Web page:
This Earth Day finds a large majority (83%) of the American public supporting stricter laws and regulations to protect the environment, and 69% agreeing that “we should put more emphasis on fuel conservation than on developing new oil supplies;” but when potential costs are mentioned, the number agreeing that “people should be willing to pay higher prices in order to protect the environment” declines to 60%, down a bit since 2003 (65%). In general, however, the public’s view of environmental issues has not changed drastically in recent years. For instance, the percentage of Americans who believe that the nation needs stricter laws on the environment slipped from 90% in 1992 to 82% two years later, but since then has remained fairly stable. In the 2007 survey, however, there has been a sharp increase in partisan differences over whether the nation needs stricter environmental laws. Currently, 95% of Democrats and 85% of independents say that stricter environmental laws are needed, but just 65% of Republicans agree. The views of Democrats and independents have not changed significantly since the 2003 Values Survey, but fewer Republicans support tougher environmental laws and regulations than did so then (79% vs. 65%). And the partisan divide on this issue, which was 17 points in the 2003 survey, has ballooned to 30 points. In 1992, the first time this question was asked, partisan differences were much narrower (seven points). There also are sizable differences within the Republican party over environmental values: Nearly eight-in-ten moderate and liberal Republicans (78%) agree that such laws are needed, but just 58% of conservative Republicans agree. Democrats are unified on the need for tougher environmental laws and regulations. Read More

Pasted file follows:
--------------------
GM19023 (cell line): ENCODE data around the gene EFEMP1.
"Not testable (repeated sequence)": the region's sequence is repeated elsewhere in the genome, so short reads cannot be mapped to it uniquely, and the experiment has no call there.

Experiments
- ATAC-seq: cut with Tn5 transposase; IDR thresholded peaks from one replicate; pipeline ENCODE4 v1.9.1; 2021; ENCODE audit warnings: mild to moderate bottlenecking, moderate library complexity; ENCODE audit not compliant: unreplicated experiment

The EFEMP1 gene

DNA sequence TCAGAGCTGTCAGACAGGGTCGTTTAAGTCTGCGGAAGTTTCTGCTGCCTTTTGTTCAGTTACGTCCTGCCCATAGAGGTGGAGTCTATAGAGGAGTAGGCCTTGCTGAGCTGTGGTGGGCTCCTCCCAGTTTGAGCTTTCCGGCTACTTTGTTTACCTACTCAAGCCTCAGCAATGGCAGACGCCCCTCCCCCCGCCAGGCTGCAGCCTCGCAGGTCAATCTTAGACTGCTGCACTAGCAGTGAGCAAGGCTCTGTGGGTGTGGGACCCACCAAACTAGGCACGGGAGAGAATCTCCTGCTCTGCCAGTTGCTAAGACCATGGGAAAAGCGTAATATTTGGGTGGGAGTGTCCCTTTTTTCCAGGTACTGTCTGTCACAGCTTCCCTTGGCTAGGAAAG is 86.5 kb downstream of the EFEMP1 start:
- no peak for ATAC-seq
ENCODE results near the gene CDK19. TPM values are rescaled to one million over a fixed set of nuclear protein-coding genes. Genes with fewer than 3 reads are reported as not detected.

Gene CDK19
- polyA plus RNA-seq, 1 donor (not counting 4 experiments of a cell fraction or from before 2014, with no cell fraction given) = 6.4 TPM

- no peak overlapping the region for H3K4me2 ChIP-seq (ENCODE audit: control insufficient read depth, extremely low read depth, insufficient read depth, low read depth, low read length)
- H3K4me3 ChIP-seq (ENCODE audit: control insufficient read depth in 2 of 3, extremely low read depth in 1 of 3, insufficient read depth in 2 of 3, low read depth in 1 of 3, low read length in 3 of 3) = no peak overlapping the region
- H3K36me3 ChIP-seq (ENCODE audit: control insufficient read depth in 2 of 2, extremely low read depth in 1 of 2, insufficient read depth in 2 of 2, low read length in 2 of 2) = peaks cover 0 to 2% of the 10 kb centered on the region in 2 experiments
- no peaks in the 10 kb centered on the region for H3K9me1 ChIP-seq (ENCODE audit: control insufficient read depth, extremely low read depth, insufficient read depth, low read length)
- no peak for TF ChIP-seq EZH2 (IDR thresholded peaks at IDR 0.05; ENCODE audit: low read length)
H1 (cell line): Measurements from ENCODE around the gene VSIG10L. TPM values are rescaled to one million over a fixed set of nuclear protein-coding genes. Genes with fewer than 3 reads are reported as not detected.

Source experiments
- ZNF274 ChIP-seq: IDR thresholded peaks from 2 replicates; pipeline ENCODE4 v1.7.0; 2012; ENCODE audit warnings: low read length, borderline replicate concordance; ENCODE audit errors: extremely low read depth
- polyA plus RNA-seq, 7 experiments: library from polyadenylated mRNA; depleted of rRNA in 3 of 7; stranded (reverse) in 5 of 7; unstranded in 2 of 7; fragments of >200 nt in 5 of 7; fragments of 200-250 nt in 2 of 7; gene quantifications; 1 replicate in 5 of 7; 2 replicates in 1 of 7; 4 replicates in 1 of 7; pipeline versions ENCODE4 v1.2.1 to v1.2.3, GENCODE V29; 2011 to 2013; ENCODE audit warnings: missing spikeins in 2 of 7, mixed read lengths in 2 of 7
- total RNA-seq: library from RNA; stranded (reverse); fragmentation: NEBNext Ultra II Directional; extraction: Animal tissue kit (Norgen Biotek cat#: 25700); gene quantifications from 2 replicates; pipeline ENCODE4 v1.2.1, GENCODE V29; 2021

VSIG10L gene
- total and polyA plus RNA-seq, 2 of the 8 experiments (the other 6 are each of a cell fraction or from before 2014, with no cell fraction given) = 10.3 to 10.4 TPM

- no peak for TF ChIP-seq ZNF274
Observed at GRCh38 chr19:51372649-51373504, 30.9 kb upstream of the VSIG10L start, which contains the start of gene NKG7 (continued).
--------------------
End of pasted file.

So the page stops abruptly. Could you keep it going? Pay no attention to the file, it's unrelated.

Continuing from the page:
Russell Heimlich  is a former web developer at Pew Research Center.